World Community Advocates for Global Health Security
The United States reaffirmed its commitment to stopping infectious disease around the world, extending support to the Global Health Security Agenda (GHSA) through 2024. The GHSA, launched in 2014, is a partnership of almost a third of the world’s nations working together with international organizations to strengthen global capacity to prevent, detect, and respond to infectious diseases before they potentially spread around the globe.
The GHSA leaders meeting this year agreed to speed up implementation of WHO’sInternational Health Regulations to keep the world safe from dangerous diseases, such as Zika, yellow fever, and Ebola. This year there was an Ebola outbreak in the in the Democratic Republic of Congo and in Uganda an outbreak of Marburg virus disease, an often fatal illness. Together, health ministries, WHO, and local partners stopped the outbreaks before they spread.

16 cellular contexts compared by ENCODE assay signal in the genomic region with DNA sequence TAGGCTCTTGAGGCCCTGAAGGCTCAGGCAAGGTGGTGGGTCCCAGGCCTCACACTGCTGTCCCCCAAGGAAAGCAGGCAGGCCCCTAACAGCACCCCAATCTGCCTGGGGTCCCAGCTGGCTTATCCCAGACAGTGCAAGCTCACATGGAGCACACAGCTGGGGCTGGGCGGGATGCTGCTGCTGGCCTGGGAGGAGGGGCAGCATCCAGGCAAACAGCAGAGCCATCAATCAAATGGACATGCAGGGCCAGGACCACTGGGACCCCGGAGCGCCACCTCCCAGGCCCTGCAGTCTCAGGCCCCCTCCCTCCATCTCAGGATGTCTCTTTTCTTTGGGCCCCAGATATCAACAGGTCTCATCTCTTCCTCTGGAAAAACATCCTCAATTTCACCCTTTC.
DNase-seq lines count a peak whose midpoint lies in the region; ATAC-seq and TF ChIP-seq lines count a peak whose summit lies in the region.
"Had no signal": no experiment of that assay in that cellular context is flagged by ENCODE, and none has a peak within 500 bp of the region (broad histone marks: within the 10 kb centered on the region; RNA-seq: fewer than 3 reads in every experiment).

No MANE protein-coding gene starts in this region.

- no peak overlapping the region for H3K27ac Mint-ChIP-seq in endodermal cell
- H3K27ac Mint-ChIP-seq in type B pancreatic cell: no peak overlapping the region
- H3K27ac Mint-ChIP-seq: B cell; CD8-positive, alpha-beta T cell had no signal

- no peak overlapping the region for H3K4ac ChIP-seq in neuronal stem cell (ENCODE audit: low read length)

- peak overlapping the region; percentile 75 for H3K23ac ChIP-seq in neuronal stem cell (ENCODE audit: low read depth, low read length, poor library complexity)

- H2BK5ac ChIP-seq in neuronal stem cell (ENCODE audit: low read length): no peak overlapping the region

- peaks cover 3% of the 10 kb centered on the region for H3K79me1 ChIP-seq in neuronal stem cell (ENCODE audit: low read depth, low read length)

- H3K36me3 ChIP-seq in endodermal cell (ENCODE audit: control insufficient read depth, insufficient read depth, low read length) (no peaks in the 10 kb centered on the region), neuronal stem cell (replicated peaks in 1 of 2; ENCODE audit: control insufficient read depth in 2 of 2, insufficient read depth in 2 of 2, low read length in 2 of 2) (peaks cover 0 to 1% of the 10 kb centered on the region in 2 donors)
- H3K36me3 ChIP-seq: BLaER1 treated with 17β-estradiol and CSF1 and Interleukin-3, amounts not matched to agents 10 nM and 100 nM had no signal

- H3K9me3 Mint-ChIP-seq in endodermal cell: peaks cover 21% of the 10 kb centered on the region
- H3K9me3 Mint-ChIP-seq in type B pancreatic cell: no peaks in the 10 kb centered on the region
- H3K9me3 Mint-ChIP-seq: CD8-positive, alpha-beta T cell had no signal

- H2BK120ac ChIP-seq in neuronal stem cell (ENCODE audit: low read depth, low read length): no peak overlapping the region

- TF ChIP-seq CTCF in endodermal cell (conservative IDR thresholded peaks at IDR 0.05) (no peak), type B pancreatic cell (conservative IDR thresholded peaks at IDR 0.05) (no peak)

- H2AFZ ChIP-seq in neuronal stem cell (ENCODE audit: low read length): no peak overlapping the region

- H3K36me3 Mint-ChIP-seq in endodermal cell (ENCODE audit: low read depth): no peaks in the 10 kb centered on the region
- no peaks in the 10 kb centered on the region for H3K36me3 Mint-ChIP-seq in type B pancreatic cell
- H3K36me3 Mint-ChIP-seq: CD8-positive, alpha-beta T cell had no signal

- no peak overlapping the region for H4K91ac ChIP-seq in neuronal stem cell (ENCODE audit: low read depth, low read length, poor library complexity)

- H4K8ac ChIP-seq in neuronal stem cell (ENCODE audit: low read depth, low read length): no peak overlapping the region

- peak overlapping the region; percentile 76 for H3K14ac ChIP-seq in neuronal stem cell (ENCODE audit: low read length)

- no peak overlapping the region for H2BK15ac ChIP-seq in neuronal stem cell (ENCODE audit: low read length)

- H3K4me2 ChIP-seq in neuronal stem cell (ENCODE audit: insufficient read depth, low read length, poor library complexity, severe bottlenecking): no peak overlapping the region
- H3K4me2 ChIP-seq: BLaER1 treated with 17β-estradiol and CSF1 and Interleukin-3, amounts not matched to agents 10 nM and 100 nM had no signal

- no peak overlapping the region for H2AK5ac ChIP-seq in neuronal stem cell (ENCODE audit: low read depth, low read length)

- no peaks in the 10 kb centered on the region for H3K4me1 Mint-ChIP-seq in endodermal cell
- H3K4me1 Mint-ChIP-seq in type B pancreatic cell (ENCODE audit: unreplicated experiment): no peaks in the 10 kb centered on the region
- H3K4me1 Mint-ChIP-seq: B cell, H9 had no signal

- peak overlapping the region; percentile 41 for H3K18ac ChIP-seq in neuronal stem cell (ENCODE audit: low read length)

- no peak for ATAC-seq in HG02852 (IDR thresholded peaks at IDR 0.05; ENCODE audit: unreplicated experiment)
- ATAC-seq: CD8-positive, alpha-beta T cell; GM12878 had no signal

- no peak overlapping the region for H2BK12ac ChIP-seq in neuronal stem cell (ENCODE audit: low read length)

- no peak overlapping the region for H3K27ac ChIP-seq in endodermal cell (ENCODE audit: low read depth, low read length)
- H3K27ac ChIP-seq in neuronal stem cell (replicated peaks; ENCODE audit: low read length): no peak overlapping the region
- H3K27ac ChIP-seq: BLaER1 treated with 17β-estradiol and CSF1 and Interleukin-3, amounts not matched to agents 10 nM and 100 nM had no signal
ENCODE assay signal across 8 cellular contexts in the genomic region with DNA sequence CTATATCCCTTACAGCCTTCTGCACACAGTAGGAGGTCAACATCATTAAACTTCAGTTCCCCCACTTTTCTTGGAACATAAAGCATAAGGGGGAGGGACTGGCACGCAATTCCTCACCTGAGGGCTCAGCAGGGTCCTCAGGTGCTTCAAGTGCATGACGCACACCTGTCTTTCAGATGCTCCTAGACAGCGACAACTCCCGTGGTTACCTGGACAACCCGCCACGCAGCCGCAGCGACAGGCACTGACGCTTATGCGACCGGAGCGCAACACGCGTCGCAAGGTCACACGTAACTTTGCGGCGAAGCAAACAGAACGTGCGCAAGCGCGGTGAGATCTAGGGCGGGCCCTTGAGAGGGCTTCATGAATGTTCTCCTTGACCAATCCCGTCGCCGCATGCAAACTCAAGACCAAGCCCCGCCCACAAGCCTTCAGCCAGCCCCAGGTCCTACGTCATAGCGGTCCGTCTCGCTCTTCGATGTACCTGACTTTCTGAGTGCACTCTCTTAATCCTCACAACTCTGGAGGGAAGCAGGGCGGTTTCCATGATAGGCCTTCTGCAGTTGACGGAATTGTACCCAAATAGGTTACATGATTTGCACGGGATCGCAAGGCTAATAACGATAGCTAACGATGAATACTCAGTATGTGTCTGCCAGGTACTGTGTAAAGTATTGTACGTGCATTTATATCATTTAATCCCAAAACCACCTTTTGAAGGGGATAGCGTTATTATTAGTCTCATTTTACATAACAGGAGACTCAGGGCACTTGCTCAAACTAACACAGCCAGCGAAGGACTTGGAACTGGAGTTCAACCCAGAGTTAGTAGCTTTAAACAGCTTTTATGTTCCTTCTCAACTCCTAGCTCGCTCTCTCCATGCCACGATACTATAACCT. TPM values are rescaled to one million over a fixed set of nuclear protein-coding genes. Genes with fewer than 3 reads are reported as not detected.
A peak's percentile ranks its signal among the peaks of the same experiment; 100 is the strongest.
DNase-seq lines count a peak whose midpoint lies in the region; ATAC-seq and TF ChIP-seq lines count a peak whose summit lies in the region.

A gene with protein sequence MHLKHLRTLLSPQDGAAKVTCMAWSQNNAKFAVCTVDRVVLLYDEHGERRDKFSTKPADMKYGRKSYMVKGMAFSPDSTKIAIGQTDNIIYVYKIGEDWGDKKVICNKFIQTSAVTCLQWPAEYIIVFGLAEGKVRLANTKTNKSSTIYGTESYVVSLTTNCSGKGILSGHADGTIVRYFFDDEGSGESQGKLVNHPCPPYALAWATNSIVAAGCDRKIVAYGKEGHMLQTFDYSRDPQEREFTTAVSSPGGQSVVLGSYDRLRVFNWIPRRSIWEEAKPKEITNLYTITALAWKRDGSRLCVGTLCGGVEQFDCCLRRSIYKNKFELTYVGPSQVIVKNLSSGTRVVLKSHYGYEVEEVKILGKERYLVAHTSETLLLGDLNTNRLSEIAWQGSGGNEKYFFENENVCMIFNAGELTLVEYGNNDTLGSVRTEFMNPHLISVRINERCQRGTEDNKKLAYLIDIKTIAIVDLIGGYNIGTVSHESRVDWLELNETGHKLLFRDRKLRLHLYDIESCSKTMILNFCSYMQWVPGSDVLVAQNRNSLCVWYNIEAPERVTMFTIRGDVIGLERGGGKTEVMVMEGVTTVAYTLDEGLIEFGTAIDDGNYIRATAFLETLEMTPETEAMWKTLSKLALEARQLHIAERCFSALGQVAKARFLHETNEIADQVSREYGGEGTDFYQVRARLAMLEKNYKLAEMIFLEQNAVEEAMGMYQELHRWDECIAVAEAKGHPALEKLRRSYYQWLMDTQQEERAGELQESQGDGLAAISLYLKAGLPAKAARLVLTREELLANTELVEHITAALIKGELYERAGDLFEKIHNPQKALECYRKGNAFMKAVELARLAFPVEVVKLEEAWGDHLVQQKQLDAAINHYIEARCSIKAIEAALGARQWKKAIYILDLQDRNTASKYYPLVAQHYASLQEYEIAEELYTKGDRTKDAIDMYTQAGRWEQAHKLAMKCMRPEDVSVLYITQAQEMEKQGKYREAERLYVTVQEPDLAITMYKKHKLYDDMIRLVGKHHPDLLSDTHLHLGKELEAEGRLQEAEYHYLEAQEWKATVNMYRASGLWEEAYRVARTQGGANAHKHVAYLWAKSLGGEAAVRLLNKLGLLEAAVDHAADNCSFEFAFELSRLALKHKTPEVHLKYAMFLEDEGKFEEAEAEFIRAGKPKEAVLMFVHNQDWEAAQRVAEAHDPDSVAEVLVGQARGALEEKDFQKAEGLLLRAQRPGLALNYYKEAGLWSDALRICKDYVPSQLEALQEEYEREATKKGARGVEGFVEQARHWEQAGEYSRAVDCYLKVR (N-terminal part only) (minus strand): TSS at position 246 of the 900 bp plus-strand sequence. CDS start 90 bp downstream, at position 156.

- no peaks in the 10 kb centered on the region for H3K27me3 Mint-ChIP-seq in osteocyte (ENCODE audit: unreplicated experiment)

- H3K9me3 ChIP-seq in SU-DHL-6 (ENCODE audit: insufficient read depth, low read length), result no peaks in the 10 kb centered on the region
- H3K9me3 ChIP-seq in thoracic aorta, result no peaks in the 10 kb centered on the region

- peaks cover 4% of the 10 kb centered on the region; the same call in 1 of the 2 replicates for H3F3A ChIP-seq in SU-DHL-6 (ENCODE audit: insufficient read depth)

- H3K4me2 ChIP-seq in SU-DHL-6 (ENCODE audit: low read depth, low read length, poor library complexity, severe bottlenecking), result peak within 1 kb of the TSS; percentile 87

International Leaders Show Support for Global Health
Health was a key part of the agenda at the G7 Summit in Italy this May. The G7 committed to pursuing policies that advance physical and mental health improvements across the globe. They recommitted to promoting women’s and adolescents’ health and acknowledged the effect of environmental factors on human health.
In July, Dr. Tedros led the WHO delegation participating in the G20 Summit in Germany, the first such summit to include a comprehensive discussion on global health. In his speech he urged the G20 to: triple by 2020 the annual investment into the effects of climate change on human health; invest sustainably in the Global Financing Facility to become the generation that ends deaths from preventable diseases; and support the development of new antibiotics to fight antimicrobial resistance (AMR).